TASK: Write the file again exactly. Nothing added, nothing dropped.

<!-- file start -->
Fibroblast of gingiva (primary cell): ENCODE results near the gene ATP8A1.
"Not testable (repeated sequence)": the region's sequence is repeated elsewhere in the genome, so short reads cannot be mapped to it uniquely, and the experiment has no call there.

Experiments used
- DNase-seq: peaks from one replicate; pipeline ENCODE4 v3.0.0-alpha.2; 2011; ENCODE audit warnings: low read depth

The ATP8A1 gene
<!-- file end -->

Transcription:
Fibroblast of gingiva (primary cell): ENCODE results near the gene ATP8A1.
"Not testable (repeated sequence)": the region's sequence is repeated elsewhere in the genome, so short reads cannot be mapped to it uniquely, and the experiment has no call there.

Experiments used
- DNase-seq: peaks from one replicate; pipeline ENCODE4 v3.0.0-alpha.2; 2011; ENCODE audit warnings: low read depth

The ATP8A1 gene